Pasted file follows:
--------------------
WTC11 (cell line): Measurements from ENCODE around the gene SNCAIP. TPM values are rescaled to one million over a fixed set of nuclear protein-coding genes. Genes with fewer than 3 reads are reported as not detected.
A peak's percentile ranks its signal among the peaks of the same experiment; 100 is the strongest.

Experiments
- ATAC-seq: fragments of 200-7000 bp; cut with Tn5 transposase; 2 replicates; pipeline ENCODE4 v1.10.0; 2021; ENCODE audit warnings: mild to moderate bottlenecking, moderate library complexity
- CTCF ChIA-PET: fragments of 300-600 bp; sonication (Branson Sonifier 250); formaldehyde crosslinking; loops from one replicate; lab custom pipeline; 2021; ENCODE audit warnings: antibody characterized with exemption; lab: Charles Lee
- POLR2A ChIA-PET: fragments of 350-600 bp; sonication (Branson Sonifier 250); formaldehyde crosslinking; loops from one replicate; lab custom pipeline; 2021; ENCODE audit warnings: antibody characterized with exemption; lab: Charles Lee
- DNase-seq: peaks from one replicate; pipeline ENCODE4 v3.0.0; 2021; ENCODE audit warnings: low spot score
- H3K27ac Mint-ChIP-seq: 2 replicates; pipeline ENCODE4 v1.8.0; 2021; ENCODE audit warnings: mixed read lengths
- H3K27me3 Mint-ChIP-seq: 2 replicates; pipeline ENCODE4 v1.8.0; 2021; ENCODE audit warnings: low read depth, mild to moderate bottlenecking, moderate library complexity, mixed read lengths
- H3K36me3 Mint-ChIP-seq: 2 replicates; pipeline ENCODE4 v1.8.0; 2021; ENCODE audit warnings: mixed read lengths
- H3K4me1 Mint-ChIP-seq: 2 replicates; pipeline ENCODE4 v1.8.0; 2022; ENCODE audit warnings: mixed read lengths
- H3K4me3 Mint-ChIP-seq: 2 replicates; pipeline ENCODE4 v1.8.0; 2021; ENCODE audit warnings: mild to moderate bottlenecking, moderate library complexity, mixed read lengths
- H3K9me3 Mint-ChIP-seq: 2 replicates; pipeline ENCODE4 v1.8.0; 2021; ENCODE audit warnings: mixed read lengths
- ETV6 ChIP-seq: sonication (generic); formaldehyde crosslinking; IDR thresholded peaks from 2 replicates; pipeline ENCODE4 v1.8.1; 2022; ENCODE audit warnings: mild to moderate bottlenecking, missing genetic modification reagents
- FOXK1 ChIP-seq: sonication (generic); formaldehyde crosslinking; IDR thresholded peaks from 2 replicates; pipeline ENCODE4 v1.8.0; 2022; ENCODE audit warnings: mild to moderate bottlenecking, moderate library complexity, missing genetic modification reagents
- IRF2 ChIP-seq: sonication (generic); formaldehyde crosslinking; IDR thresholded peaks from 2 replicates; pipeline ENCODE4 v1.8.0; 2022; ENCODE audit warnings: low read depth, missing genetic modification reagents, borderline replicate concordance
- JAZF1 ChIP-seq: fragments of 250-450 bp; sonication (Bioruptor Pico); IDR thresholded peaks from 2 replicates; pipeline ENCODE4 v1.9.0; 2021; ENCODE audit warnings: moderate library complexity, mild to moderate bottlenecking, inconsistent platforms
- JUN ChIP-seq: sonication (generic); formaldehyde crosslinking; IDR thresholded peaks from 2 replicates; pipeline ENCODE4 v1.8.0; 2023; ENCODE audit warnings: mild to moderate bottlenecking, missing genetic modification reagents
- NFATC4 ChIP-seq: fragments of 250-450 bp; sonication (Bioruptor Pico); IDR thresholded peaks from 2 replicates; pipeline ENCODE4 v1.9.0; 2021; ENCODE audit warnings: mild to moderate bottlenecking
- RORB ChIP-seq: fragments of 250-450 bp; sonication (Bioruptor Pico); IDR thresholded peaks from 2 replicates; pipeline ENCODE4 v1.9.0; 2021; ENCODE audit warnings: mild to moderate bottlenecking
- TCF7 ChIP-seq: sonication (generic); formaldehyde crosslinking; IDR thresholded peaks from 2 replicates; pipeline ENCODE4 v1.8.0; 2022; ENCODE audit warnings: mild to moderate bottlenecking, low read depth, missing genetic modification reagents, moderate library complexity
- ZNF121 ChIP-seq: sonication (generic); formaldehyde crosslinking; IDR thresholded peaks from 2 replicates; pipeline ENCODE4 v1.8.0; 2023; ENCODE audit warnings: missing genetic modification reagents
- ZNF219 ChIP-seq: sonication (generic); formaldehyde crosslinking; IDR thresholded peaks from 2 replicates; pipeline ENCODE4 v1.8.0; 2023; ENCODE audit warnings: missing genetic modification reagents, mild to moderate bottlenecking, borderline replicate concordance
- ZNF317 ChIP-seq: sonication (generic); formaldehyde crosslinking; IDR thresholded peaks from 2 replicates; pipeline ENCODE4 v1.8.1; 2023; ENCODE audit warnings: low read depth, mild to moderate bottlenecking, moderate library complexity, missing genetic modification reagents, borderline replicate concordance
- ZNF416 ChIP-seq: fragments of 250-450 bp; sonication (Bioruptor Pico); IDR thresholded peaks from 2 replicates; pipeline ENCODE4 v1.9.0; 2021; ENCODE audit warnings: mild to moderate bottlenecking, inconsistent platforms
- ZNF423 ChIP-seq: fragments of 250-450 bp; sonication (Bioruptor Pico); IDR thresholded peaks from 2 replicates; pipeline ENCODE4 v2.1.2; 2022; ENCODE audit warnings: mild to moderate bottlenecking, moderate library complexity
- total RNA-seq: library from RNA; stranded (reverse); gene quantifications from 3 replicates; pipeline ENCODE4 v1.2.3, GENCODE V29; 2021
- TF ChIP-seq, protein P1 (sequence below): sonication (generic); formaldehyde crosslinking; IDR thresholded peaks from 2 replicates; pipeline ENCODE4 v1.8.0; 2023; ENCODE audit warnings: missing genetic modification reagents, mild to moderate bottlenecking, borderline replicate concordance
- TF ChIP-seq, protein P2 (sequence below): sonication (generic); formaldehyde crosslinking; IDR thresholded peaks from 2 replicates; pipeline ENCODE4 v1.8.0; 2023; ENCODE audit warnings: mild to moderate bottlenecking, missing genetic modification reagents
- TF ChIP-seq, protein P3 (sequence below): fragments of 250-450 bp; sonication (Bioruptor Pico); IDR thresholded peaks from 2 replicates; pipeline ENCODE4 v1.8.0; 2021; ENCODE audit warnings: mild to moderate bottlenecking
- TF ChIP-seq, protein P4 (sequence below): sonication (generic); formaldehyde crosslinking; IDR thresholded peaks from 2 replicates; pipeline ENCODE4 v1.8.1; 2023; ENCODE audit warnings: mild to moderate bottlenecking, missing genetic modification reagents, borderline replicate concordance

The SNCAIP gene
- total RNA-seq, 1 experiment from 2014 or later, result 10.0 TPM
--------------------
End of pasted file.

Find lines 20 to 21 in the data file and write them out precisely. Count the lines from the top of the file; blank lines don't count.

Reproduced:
- RORB ChIP-seq: fragments of 250-450 bp; sonication (Bioruptor Pico); IDR thresholded peaks from 2 replicates; pipeline ENCODE4 v1.9.0; 2021; ENCODE audit warnings: mild to moderate bottlenecking
- TCF7 ChIP-seq: sonication (generic); formaldehyde crosslinking; IDR thresholded peaks from 2 replicates; pipeline ENCODE4 v1.8.0; 2022; ENCODE audit warnings: mild to moderate bottlenecking, low read depth, missing genetic modification reagents, moderate library complexity